Sunday, February 14, 2010

The Adventures of Scattershot Billy: Malaysia's Demographics Part III Continued

[Continued from last post]

Model II

This second attempt at finding a relationship between population characteristics and income uses a both a broader and narrower approach than that in the first post in the series. Rather than taking one country and tracking the data over time, a cross-sectional approach uses more countries (to ensure more universal applicability) but at only one point in time.

I've culled and cross referenced the IMF's World Economic Outlook database (for income) and the US Census Bureau's International Data Base to see if a relationship exists between my two population structure variables of choice (median age and dependency ratio) and income (in this case, GDP per capita in international dollars). I have a sample size of 181 countries with the data I'm looking for, out of the approximately 210 available from both databases - all data is from 2007, as 2008 data for some countries still consists of estimates.

The best way to show the relationship between the data is through scatter diagrams, with each data point representing an individual country:

Some observations:

  1. It's clear that a low population median age is associated with low income, but the opposite cannot be said to hold - a high population median age does not guarantee a high income economy. This is partly due to the effect of some countries in the sample which have generally done badly, or are only just starting to take off after policy/strategy mistakes, e.g. the ex-Soviet bloc countries, which had relatively mature stable populations but had not benefited from following a market system until recently. However, this also means that any regression attempt must be qualified by a relatively large confidence range.
  2. The dependency ratios substantiate the stylized facts - "young" countries tend to have lower incomes, while "older" countries tend to have higher incomes. But as with the median age, the experience between countries varies widely, depending on their particular circumstances. It's interesting to note that there's a "floor" to the youth ratio and a "ceiling" for the old age ratio, beyond which countries rarely cross.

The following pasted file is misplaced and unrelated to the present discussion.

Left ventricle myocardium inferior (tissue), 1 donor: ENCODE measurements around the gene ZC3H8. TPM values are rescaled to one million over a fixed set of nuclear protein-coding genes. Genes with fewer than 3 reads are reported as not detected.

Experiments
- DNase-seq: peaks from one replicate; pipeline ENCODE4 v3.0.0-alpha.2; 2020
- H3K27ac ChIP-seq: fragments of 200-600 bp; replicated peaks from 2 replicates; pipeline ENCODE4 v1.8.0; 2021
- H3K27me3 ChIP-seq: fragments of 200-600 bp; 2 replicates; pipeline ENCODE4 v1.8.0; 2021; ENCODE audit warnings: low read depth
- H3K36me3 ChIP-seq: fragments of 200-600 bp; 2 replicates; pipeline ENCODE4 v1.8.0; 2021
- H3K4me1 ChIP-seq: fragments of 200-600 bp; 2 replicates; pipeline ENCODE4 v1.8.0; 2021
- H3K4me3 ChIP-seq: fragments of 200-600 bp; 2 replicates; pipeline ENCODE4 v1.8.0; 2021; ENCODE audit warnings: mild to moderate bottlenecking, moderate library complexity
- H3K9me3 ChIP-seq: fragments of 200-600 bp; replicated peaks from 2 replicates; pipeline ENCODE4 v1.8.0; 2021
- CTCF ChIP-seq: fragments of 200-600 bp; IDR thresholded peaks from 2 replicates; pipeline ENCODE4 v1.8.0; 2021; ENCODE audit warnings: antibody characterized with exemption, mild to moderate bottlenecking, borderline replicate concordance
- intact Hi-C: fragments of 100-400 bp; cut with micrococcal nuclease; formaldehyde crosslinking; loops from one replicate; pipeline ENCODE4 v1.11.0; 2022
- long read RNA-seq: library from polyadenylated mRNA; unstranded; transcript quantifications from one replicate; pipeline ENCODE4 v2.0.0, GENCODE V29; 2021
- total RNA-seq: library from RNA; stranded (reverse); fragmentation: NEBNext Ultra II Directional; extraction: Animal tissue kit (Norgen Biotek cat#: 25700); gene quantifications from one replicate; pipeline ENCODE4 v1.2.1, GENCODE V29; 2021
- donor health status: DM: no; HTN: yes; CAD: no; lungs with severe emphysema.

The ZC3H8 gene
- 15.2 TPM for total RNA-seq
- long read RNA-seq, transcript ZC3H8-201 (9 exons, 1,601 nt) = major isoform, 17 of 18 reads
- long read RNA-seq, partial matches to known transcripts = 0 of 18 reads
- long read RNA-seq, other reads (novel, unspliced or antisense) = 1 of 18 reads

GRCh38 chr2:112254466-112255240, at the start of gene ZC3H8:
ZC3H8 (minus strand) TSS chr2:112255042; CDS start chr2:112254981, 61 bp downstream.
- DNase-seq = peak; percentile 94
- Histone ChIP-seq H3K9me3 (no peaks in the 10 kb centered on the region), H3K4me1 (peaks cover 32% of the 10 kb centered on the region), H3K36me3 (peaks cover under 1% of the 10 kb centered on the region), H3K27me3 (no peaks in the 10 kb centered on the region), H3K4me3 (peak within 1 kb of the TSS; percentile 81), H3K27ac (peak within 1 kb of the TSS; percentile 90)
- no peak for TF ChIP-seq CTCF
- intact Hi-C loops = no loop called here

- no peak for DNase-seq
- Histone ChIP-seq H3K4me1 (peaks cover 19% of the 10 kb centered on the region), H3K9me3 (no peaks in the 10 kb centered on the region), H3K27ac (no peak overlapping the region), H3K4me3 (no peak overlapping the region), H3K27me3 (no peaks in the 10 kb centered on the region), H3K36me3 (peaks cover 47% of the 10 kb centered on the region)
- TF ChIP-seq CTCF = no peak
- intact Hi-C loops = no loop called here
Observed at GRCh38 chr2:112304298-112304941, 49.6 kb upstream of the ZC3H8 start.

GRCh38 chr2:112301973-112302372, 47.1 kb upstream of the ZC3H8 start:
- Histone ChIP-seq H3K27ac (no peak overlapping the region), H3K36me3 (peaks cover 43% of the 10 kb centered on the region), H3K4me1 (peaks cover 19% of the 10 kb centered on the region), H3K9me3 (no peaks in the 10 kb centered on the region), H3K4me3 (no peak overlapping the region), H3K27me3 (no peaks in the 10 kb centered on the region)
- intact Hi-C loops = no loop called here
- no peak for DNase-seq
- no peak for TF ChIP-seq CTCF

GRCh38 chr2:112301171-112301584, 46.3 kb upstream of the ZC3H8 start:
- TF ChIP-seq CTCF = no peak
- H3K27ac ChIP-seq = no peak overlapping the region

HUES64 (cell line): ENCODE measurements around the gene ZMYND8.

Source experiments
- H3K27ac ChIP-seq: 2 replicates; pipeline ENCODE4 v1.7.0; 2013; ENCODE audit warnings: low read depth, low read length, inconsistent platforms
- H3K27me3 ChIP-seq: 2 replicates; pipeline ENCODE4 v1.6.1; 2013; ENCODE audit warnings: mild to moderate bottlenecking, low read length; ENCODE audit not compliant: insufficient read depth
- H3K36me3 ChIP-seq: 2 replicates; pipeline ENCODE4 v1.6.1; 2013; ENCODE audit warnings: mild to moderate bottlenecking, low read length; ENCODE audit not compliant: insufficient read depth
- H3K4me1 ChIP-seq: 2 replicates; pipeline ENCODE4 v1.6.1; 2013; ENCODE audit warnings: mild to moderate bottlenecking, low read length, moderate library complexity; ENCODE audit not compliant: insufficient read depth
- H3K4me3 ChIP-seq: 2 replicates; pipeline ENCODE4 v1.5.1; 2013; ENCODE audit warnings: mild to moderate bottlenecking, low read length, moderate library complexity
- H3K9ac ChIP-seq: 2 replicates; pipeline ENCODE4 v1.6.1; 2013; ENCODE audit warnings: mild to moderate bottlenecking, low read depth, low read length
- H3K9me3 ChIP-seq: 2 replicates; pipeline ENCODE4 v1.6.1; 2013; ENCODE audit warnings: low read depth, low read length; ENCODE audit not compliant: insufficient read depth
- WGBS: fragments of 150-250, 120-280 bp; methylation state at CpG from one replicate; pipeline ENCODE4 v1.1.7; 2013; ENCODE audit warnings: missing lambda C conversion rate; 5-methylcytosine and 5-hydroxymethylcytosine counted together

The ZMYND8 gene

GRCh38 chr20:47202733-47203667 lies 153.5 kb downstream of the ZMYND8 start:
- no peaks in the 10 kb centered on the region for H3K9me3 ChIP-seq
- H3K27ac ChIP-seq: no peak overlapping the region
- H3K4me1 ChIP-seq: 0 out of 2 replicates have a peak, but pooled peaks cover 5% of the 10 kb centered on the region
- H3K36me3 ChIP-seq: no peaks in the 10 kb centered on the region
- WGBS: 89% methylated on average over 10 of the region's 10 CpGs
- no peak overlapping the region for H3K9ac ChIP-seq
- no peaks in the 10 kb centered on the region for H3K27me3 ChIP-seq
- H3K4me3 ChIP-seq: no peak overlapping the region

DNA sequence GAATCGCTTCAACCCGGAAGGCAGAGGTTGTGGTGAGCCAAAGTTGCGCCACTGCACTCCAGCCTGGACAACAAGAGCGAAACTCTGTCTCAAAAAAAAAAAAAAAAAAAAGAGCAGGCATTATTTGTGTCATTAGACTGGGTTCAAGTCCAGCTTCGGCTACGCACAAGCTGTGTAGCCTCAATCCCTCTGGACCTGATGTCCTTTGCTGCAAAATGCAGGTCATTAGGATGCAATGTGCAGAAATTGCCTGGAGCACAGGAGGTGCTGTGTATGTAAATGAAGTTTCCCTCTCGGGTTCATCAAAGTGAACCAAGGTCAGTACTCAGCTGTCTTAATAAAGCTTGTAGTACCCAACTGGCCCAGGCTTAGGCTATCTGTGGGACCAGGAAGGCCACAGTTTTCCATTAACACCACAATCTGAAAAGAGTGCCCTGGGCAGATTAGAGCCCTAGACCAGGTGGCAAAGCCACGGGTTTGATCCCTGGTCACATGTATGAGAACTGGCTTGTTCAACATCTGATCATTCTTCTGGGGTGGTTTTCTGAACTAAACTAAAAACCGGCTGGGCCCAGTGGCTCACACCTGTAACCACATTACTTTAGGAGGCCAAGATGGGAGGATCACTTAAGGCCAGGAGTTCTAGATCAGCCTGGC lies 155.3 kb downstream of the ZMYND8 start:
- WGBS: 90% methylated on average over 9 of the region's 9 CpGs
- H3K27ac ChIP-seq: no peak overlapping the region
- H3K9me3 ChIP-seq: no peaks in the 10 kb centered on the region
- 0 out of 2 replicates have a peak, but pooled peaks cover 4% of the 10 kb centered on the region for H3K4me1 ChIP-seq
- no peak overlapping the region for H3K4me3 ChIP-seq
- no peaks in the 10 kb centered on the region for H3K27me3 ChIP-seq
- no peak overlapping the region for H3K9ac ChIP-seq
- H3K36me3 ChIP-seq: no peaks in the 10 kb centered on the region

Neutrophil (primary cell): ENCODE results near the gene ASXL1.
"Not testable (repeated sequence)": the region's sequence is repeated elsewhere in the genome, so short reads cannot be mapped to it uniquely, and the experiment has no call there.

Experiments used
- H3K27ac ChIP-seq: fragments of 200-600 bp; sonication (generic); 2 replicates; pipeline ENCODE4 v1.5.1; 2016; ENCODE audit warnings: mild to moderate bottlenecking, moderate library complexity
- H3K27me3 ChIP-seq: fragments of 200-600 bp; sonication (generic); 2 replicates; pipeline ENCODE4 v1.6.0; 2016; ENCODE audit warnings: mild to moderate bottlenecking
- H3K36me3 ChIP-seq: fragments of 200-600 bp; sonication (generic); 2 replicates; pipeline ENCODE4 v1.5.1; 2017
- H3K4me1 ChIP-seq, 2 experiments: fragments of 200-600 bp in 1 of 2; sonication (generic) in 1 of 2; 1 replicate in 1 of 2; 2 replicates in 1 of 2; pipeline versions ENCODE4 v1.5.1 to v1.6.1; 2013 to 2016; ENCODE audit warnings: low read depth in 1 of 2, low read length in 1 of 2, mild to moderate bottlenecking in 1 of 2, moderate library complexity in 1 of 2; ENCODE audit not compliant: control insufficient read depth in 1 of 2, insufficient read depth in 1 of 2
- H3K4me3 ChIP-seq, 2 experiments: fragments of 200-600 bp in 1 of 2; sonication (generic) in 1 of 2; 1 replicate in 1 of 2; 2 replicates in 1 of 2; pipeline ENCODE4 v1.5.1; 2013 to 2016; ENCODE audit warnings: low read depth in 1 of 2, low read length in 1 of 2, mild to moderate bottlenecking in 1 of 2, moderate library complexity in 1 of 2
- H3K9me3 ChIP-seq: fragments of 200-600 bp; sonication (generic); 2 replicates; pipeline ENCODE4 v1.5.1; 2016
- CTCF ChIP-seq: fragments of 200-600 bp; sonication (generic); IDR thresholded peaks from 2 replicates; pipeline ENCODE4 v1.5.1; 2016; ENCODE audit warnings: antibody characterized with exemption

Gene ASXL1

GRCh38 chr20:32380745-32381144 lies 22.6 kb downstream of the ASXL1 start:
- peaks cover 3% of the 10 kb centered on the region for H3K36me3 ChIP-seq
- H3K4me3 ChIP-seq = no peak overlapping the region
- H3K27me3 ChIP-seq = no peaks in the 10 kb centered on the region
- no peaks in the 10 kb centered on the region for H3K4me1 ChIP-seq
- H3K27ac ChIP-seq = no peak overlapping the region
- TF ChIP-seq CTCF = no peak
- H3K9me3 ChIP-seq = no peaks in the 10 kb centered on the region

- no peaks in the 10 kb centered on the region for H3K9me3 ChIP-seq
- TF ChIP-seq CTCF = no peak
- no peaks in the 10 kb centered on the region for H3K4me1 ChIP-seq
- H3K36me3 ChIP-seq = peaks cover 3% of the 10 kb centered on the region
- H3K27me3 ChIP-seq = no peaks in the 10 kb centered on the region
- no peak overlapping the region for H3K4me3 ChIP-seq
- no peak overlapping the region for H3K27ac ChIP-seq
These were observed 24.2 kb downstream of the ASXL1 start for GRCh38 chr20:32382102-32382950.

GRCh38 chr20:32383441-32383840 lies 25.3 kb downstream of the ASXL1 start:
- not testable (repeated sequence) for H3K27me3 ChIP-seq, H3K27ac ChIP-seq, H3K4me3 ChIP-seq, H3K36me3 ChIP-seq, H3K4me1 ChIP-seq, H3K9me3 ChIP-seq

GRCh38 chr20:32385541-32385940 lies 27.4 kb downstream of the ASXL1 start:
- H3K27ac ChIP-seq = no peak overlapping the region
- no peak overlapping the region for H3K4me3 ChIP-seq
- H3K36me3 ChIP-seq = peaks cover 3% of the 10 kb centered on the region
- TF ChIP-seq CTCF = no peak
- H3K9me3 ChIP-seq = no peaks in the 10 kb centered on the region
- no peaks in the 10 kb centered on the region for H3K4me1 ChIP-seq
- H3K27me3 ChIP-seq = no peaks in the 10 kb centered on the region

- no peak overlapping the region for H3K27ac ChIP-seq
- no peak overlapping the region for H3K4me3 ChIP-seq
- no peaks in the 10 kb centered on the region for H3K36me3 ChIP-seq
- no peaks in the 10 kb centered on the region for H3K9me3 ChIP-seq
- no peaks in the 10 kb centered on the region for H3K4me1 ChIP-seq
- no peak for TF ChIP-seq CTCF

To minimize problems with this wide variance in experience, I trimmed the sample by cutting out the top 10 with the highest GDP per capita. Hopefully, this will give me a more "normal" relationship between the variables and income that would be more typical of the experience most countries would undergo. Eyeballing the scatter charts, there's little difference to see except between age and income:

...which looks better behaved, and will hopefully yield results more representative of "true" relationship.

Running the regressions (based on the trimmed sample), we get:
  1. LOG(GDP_TRIM) = 3.40*LOG(AGE_TRIM) - 2.36
  2. LOG(GDP_TRIM) = -3.32*LOG(RATIO_T_TRIM) + 6.92
  3. LOG(GDP_TRIM) = -2.03*LOG(RATIO_Y_TRIM) + 7.05
  4. LOG(GDP_TRIM) = 1.35*LOG(RATIO_O_TRIM) + 11.84
  5. LOG(GDP_TRIM) = 2.73*LOG(AGE_TRIM) - 0.81*LOG(RATIO_T_TRIM) - 0.61

...which gives the same interpretation that we found in the single country example in the first post in this series i.e. higher median age and a higher old age dependency ratio are associated with higher income, while the opposite relationship exists for the total dependency and youth dependency ratios. Comparing the two sets of estimates, the biggest differences in the coefficients are with median age (3.40 here against 6.86) and to a lesser extent, with the old age dependency ratio (1.35 against 2.80).

The best two fits are with regression 1 and regression 4, but having said that, none of these regressions yield future income estimates that make plausible sense. So while this approach has yielded some nice visual representations, it's a failure as a conduit for forecasting Malaysia's future income.

From a certain perspective that's understandable - this approach would best describe the "global population", and ignore any country specific differences that may influence income. Given that Malaysia is a little unusual in having a "younger"-than-normal population for its income level, we're not likely to get usable forecasts. On the other hand, we should at least allow for this more "global" experience to influence any other forecasts we make, as there is alwasy the possibility that Malaysia in future would "revert" back to the mean of the global experience.

That leads to the last approach, where we combine time series (from the first post) with cross-section data (this post). Coming up next.

Technical Notes
  1. GDP data from the IMF World Economic Outlook Database (April 2009)
  2. Population estimates from the US Census Bureau International Data Base

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